Coastal Commuter

Specialties of the house

I had a dream the other night, and in it, I was at the original Oritalia on Fillmore Street in the mid-1990s when chef Bruce Hill was in charge of the restaurant’s innovative Asian-Italian fusion menu. Even waving away the haze after I awoke, I could almost taste the delicacies I ate in my dream, particularly the diced ahi tuna and mango mix with wasabi on a mini rice cake, and a spectacular seafood pasta entrée — Hill’s yellow jack scaloppini.

It’s been so many years since I haunted Oritalia. Back then, I’d start salivating while simply thinking of those two items, which I made a habit of ordering on a regular basis. Here’s a rule of tongue: When you start smacking your lips while thinking of a dish or find yourself dreaming about it, it’s probably pretty special. Oritalia is just a memory now. Though the eatery relocated (and eventually closed), Hill moved on beforehand to run the Waterfront, then Bix and Fog City, among other fine-dining establishments in the Bay Area — including my favorite gourmet pizza place in San Francisco, Zero Zero on Folsom. Yet the sense memories from Oritalia endure.

Without question, a multitude of restaurants thrives on signature dishes that serve as magnets to longtime customers and first-timers with guidebooks or access to word-of-mouth. Consider my friend Patty, whose mad love for a certain preparation drove her out to Il Ristorante di Giorgio Baldi, a high-end Northern Italian place off the Pacific Coast Highway in Pacific Palisades. What she craved: Carpaccio di Manzo alla Salsa di Tartufo, which is sliced raw beef and truffle under olive oil, with melted fontina cheese and cream. Sounds heart blockingly delicious. Heck, I’d have a bite.


If I happen to be in San Francisco or Los Angeles or any other city that’s considered a foodie hub, I do like many others and seek out trademark dishes at an assortment of dining destinations. In an earlier column, I mentioned my near insatiable love for the hot-and-sweet and garlic chicken wings from KyoChon, a take-out or eat-in Korean joint in a Los Angeles strip mall. The need for those little flavor bombs can get so great that I will drive across the entirety of the Los Angeles Basin just to procure a box of six wings and drumsticks. In Southern California, where “geographically undesirable” is a relationship killer for people who live more than 10 miles apart, that’s devotion.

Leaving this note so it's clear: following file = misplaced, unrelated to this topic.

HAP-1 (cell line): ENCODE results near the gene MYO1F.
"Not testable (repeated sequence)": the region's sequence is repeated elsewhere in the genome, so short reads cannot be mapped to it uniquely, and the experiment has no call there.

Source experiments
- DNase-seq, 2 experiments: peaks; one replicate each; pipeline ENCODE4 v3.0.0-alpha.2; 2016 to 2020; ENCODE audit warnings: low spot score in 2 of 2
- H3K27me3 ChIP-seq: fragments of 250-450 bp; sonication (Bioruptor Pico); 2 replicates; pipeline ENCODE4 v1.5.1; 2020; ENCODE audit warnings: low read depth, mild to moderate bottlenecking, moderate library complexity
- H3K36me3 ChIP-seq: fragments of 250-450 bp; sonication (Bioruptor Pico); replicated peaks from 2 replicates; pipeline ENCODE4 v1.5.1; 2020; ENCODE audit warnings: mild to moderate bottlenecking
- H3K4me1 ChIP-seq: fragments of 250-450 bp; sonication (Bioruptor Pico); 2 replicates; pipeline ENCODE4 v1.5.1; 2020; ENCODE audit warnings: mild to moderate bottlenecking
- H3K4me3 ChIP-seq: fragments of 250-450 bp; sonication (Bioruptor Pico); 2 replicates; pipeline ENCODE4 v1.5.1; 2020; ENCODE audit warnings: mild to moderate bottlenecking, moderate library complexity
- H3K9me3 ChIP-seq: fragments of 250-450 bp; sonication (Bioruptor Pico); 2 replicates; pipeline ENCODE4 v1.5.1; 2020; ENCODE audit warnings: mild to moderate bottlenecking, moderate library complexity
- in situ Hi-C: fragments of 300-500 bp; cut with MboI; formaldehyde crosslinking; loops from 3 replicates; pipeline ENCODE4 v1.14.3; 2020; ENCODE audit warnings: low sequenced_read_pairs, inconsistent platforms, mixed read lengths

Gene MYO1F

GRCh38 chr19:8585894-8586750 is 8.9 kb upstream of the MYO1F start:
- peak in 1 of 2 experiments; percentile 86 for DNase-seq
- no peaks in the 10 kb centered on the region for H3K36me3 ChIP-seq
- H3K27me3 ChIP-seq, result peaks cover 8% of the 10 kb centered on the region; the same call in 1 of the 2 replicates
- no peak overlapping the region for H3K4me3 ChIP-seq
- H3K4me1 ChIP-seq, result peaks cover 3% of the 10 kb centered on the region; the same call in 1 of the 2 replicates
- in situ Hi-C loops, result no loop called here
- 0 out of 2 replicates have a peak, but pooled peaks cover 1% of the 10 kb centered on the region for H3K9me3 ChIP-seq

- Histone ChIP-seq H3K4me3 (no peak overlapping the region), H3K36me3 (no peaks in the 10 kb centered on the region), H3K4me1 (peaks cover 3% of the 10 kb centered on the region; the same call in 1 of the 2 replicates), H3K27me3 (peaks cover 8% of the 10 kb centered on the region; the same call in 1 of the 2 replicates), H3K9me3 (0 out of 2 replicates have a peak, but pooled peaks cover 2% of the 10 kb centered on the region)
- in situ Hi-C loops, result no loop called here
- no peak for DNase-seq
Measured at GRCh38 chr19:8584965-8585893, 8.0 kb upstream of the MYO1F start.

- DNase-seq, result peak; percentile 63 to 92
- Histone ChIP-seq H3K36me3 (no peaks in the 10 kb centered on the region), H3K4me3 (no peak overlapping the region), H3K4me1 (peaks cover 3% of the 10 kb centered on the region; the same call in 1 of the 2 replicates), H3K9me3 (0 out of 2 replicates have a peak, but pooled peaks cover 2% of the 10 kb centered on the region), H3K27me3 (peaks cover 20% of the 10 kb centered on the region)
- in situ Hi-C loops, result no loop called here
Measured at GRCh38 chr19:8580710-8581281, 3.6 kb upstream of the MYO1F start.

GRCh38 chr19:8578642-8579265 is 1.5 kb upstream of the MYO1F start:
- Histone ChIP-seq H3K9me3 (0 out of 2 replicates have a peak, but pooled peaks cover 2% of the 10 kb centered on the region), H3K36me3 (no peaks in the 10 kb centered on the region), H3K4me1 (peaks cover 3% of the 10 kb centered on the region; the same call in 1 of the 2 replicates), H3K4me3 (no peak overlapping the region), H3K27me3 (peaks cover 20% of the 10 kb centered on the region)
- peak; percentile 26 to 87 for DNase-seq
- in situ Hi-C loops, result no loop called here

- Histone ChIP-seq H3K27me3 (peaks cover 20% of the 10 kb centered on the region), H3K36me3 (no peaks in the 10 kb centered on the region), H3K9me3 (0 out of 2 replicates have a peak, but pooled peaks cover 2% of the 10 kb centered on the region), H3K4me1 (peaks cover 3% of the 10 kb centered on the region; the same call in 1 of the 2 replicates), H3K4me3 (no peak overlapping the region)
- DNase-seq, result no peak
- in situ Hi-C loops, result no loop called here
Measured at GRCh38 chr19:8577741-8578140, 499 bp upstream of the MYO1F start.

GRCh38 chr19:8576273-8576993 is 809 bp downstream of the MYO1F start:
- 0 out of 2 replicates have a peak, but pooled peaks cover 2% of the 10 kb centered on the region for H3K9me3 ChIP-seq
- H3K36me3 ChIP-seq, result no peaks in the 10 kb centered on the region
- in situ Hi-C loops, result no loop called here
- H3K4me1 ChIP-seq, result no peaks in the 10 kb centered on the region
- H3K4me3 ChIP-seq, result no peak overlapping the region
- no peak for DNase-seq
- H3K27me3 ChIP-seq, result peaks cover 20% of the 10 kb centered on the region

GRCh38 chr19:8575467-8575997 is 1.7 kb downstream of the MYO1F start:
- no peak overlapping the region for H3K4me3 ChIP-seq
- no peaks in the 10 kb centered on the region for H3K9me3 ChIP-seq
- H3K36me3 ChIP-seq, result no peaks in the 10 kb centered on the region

Before my San Francisco/ Los Angeles timeshare lifestyle ramped up, I made it my business to hit Michelangelo on Columbus in North Beach twice a month. The lure? Their inimitable pasta calamari — not to mention the heavenly dressing on the house salad. The garlicky nature of the pasta sauce and salad dressing might have been somewhat intense for the more delicate of diners. Not for me. And the endless bowl of amaretto cookies brought to the table upon the end of the meal sealed the deal and went perfectly with an espresso. I’m uncertain if new owners changed the menu and dropped the complimentary treats. That wouldn’t alter the fact that I was a moth and Michelangelo’s calamari was the gustatory flame for years.


The chicken enchiladas in mole sauce at Puerto Allegre on Valencia in the Mission? Incomparable! The seafood gumbo with cornbread and collard greens at the Gumbo Pot in Los Angeles’s farmers’ market? Comfort food supreme! More dishes to stimulate the appetite and entice a customer repeatedly. So occasionally, you get a hankering.

Sometimes that passion for a specific dish has the potential to boil over into something ugly. Consider the case of the great Geno’s versus Pat’s rivalry. I’ve heard truly heated debates over which shop in Philadelphia makes the best cheesesteak sandwiches — Geno’s Steaks or Pat’s King of Steaks (the latter purportedly the original home of the cheesesteak). The fact that they sit across from one another on Ninth Street in South Philly makes the rivalry even more pronounced. Calories and cholesterol be damned, people in the Delaware Valley area will travel from far, far away to go to one of the two. And I have no doubt that there have been arguments about the superiority of one over the other that resulted in fisticuffs. That’s devotion, too — albeit, a tad extreme.

Send to a Friend Print
Michael Snyder is a print and broadcast journalist who covers pop culture on KPFK/Pacifica Radio's David Feldman Show and Thom Hartmann Show and on Michael Snyder's Culture Blast, available online at and YouTube. You can follow Michael on Twitter: @cultureblaster